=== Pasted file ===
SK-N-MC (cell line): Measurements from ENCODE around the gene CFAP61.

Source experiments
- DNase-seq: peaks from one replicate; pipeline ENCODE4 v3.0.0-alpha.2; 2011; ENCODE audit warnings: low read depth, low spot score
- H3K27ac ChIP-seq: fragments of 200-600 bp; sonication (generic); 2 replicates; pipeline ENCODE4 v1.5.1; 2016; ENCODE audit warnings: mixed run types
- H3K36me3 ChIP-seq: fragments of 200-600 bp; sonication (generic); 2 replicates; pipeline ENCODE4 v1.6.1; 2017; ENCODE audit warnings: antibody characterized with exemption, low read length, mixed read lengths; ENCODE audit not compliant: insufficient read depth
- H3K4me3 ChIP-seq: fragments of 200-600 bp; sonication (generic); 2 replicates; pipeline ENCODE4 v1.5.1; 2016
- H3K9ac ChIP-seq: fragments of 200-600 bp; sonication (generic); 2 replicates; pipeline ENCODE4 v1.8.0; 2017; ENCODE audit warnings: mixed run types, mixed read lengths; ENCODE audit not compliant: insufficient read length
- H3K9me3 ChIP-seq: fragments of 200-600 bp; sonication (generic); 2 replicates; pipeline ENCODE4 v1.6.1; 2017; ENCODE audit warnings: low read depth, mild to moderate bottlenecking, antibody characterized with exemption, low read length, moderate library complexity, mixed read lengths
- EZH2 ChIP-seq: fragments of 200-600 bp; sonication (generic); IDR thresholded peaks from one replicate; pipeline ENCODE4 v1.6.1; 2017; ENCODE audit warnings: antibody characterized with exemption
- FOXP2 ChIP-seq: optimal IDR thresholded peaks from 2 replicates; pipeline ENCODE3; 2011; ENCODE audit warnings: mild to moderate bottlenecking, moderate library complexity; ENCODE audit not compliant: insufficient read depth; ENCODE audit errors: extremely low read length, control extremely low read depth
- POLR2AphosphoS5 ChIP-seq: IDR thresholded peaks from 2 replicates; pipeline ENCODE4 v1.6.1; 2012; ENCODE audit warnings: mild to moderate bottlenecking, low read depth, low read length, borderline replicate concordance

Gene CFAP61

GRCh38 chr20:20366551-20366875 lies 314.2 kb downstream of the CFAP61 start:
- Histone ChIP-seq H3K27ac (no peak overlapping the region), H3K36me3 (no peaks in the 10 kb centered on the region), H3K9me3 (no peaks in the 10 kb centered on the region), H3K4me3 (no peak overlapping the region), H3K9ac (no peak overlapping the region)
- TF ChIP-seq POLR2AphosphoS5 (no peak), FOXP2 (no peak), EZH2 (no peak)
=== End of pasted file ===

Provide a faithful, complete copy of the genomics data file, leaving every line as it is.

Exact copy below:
SK-N-MC (cell line): Measurements from ENCODE around the gene CFAP61.

Source experiments
- DNase-seq: peaks from one replicate; pipeline ENCODE4 v3.0.0-alpha.2; 2011; ENCODE audit warnings: low read depth, low spot score
- H3K27ac ChIP-seq: fragments of 200-600 bp; sonication (generic); 2 replicates; pipeline ENCODE4 v1.5.1; 2016; ENCODE audit warnings: mixed run types
- H3K36me3 ChIP-seq: fragments of 200-600 bp; sonication (generic); 2 replicates; pipeline ENCODE4 v1.6.1; 2017; ENCODE audit warnings: antibody characterized with exemption, low read length, mixed read lengths; ENCODE audit not compliant: insufficient read depth
- H3K4me3 ChIP-seq: fragments of 200-600 bp; sonication (generic); 2 replicates; pipeline ENCODE4 v1.5.1; 2016
- H3K9ac ChIP-seq: fragments of 200-600 bp; sonication (generic); 2 replicates; pipeline ENCODE4 v1.8.0; 2017; ENCODE audit warnings: mixed run types, mixed read lengths; ENCODE audit not compliant: insufficient read length
- H3K9me3 ChIP-seq: fragments of 200-600 bp; sonication (generic); 2 replicates; pipeline ENCODE4 v1.6.1; 2017; ENCODE audit warnings: low read depth, mild to moderate bottlenecking, antibody characterized with exemption, low read length, moderate library complexity, mixed read lengths
- EZH2 ChIP-seq: fragments of 200-600 bp; sonication (generic); IDR thresholded peaks from one replicate; pipeline ENCODE4 v1.6.1; 2017; ENCODE audit warnings: antibody characterized with exemption
- FOXP2 ChIP-seq: optimal IDR thresholded peaks from 2 replicates; pipeline ENCODE3; 2011; ENCODE audit warnings: mild to moderate bottlenecking, moderate library complexity; ENCODE audit not compliant: insufficient read depth; ENCODE audit errors: extremely low read length, control extremely low read depth
- POLR2AphosphoS5 ChIP-seq: IDR thresholded peaks from 2 replicates; pipeline ENCODE4 v1.6.1; 2012; ENCODE audit warnings: mild to moderate bottlenecking, low read depth, low read length, borderline replicate concordance

Gene CFAP61

GRCh38 chr20:20366551-20366875 lies 314.2 kb downstream of the CFAP61 start:
- Histone ChIP-seq H3K27ac (no peak overlapping the region), H3K36me3 (no peaks in the 10 kb centered on the region), H3K9me3 (no peaks in the 10 kb centered on the region), H3K4me3 (no peak overlapping the region), H3K9ac (no peak overlapping the region)
- TF ChIP-seq POLR2AphosphoS5 (no peak), FOXP2 (no peak), EZH2 (no peak)